Over the past several years, the U.S. economy has experienced a devastating financial crisis and the most severe recession since the Great Depression. Specific developments in credit markets and the macro-economy are often cited as precipitating the crisis, but important longer term changes in the economic and financial system laid the groundwork for these developments. The morning session of the recent conference “Measuring Innovation and Change During Turbulent Economic Times,” jointly sponsored by the Brookings Institution and The Heritage Foundation, focused on the implications of an evolving economic and financial system for our nation’s data needs. Policymakers, staff from statistical agencies, and data users from the public and private sectors discussed changes to our data infrastructure that would enhance our ability to anticipate and respond to today’s crises and cyclical downturns, as well as to create an environment that fosters long-term economic growth.
Perspectives from policymakers
The morning featured remarks by Rebecca Blank, Undersecretary for Economic Affairs at the Commerce Department, and Alan Krueger, Assistant Secretary for Economic Policy at the Treasury Department. Blank laid out an agenda for federal statistical agencies that included improving information about innovation as well as exploring how we might capture alternative aspects of well-being such as environmental and health concerns. Assistant Secretary Krueger focused primarily on the inadequacies of our current measurement practices revealed by recent events, characterizing the crisis as providing a “data stress test.”
Krueger noted the decline in the relevance of some data traditionally used by policymakers because of changes in the economy and (especially) the financial sector. For example, most of our high-frequency measures of credit extension are based on outstanding bank loans. However, in a world with large securitization markets and where up to half of all loans are made by nonbank financial institutions, outstanding bank loans are a misleading gauge of the strength of credit markets.
He also emphasized how economic policymaking is hindered by the low frequency and long publication lags associated with key household finance and spending data. The most complete source of aggregate information on household financial flows, the U.S. flow of funds accounts, is published only quarterly and with a lag of more than 2 months. The problem is even worse for household-level data, which are critical to monitoring and understanding the effects of asset price fluctuations, job loss, and counter-cyclical policy measures. Comprehensive household-level data on consumer expenditures for 2009 are not likely to be available until late 2010. The Survey of Consumer Finances, the best source of information on Americans’ balance sheets, is released just once every 3 years, with a publication lag of more than a year.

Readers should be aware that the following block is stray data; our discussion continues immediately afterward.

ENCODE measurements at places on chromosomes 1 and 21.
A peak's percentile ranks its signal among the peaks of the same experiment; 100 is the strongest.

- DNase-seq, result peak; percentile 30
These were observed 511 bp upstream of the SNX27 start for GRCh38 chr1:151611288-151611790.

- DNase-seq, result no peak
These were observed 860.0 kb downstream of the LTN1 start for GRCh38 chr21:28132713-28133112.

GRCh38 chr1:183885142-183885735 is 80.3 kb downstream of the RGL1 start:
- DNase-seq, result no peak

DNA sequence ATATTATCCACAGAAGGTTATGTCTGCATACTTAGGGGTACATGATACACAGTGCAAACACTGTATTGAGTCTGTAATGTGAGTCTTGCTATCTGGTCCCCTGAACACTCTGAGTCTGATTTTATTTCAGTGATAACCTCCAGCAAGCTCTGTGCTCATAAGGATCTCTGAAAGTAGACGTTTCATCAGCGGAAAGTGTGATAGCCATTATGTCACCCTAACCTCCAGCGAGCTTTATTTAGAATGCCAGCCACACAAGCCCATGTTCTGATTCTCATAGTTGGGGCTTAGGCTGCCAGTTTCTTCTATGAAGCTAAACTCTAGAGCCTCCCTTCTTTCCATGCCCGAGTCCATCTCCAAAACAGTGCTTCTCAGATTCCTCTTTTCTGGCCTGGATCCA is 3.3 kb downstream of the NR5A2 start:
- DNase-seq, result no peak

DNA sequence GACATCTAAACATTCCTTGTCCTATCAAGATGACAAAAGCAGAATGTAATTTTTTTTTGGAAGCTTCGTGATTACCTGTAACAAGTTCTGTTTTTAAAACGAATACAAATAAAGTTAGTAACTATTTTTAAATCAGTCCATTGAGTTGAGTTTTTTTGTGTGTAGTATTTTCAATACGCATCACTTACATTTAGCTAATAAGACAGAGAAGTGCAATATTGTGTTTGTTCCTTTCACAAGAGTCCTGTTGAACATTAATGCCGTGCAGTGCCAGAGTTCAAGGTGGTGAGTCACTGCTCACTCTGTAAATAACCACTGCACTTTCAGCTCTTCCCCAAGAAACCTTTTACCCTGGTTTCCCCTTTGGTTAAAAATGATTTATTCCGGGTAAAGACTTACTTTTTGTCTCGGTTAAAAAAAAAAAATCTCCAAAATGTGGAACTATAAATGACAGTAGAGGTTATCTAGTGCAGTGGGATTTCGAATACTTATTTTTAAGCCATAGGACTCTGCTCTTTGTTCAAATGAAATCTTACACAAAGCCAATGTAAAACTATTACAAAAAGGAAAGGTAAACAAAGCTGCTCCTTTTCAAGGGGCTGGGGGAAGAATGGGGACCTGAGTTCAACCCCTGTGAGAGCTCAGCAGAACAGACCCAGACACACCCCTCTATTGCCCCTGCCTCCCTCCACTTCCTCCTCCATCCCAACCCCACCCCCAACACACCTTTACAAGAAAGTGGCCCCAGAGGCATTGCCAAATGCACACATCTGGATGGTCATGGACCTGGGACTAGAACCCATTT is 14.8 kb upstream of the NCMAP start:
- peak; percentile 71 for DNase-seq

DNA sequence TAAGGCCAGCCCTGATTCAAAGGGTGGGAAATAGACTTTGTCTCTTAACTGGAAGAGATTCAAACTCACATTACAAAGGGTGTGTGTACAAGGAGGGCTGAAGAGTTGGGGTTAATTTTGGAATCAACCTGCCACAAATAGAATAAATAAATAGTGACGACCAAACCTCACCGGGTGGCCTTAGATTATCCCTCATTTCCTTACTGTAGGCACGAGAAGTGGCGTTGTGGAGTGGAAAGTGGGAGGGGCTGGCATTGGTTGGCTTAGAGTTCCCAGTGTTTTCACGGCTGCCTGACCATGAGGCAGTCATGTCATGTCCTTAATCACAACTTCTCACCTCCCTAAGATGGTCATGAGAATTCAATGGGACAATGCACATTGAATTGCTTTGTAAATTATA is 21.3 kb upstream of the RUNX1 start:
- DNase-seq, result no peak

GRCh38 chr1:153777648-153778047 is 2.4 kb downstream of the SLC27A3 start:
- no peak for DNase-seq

Krueger was optimistic about the potential for improving data. He pointed out that some important gaps in financial data may be filled when financial reform is enacted. For example, the bill that passed the House last year called for a Financial Services Oversight Council that would issue semiannual reports describing the state of financial markets and detailing the size, scope, scale, concentration, activities, and inter-connectedness of the 50 largest financial institutions in the United States. Other provisions of the bill would facilitate the collection of information on financial derivative products and hedge fund activities. Among other data reforms, the federal government could build “‘rapid response’ data gathering capacity that could be tailored to answer specific, one-shot questions” to address the lack of timely data for real-time policy analysis. In addition, the federal government could make private data more useful by setting standards that would certify private series as being of sufficiently high quality to be used for policy analysis.